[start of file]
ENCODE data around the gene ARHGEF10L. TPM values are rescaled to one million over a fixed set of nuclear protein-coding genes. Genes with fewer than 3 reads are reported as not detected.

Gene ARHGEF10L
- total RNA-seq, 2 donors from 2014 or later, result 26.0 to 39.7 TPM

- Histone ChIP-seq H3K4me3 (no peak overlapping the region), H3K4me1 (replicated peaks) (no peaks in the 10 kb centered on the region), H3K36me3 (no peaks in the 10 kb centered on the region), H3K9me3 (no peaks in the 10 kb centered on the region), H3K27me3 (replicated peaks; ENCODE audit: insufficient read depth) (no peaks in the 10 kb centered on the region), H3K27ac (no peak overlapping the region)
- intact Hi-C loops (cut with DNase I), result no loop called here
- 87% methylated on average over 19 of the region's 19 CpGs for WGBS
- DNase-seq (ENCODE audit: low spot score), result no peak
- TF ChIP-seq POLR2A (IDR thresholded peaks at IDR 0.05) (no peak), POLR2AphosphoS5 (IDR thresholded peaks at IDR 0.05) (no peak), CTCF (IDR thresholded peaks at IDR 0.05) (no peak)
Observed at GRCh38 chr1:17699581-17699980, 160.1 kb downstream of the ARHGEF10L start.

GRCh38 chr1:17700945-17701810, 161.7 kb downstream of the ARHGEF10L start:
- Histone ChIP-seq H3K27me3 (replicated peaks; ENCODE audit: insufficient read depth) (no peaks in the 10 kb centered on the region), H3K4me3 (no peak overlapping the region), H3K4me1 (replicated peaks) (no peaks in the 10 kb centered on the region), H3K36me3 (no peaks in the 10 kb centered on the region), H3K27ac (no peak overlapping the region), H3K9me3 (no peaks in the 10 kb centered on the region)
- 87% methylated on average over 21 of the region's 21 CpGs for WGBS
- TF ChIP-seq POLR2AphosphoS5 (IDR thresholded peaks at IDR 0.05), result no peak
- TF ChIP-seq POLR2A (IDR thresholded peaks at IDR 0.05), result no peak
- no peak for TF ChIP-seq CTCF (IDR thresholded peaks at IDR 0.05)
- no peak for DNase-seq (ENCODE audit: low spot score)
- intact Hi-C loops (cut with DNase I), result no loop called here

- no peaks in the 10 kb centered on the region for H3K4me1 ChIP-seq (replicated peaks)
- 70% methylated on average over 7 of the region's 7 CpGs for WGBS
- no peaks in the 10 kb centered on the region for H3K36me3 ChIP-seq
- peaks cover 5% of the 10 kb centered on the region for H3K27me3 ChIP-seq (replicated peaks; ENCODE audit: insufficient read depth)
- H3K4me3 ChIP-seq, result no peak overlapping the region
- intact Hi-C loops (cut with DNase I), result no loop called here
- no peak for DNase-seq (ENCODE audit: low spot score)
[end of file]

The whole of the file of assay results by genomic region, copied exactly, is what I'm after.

ENCODE data around the gene ARHGEF10L. TPM values are rescaled to one million over a fixed set of nuclear protein-coding genes. Genes with fewer than 3 reads are reported as not detected.

Gene ARHGEF10L
- total RNA-seq, 2 donors from 2014 or later, result 26.0 to 39.7 TPM

- Histone ChIP-seq H3K4me3 (no peak overlapping the region), H3K4me1 (replicated peaks) (no peaks in the 10 kb centered on the region), H3K36me3 (no peaks in the 10 kb centered on the region), H3K9me3 (no peaks in the 10 kb centered on the region), H3K27me3 (replicated peaks; ENCODE audit: insufficient read depth) (no peaks in the 10 kb centered on the region), H3K27ac (no peak overlapping the region)
- intact Hi-C loops (cut with DNase I), result no loop called here
- 87% methylated on average over 19 of the region's 19 CpGs for WGBS
- DNase-seq (ENCODE audit: low spot score), result no peak
- TF ChIP-seq POLR2A (IDR thresholded peaks at IDR 0.05) (no peak), POLR2AphosphoS5 (IDR thresholded peaks at IDR 0.05) (no peak), CTCF (IDR thresholded peaks at IDR 0.05) (no peak)
Observed at GRCh38 chr1:17699581-17699980, 160.1 kb downstream of the ARHGEF10L start.

GRCh38 chr1:17700945-17701810, 161.7 kb downstream of the ARHGEF10L start:
- Histone ChIP-seq H3K27me3 (replicated peaks; ENCODE audit: insufficient read depth) (no peaks in the 10 kb centered on the region), H3K4me3 (no peak overlapping the region), H3K4me1 (replicated peaks) (no peaks in the 10 kb centered on the region), H3K36me3 (no peaks in the 10 kb centered on the region), H3K27ac (no peak overlapping the region), H3K9me3 (no peaks in the 10 kb centered on the region)
- 87% methylated on average over 21 of the region's 21 CpGs for WGBS
- TF ChIP-seq POLR2AphosphoS5 (IDR thresholded peaks at IDR 0.05), result no peak
- TF ChIP-seq POLR2A (IDR thresholded peaks at IDR 0.05), result no peak
- no peak for TF ChIP-seq CTCF (IDR thresholded peaks at IDR 0.05)
- no peak for DNase-seq (ENCODE audit: low spot score)
- intact Hi-C loops (cut with DNase I), result no loop called here

- no peaks in the 10 kb centered on the region for H3K4me1 ChIP-seq (replicated peaks)
- 70% methylated on average over 7 of the region's 7 CpGs for WGBS
- no peaks in the 10 kb centered on the region for H3K36me3 ChIP-seq
- peaks cover 5% of the 10 kb centered on the region for H3K27me3 ChIP-seq (replicated peaks; ENCODE audit: insufficient read depth)
- H3K4me3 ChIP-seq, result no peak overlapping the region
- intact Hi-C loops (cut with DNase I), result no loop called here
- no peak for DNase-seq (ENCODE audit: low spot score)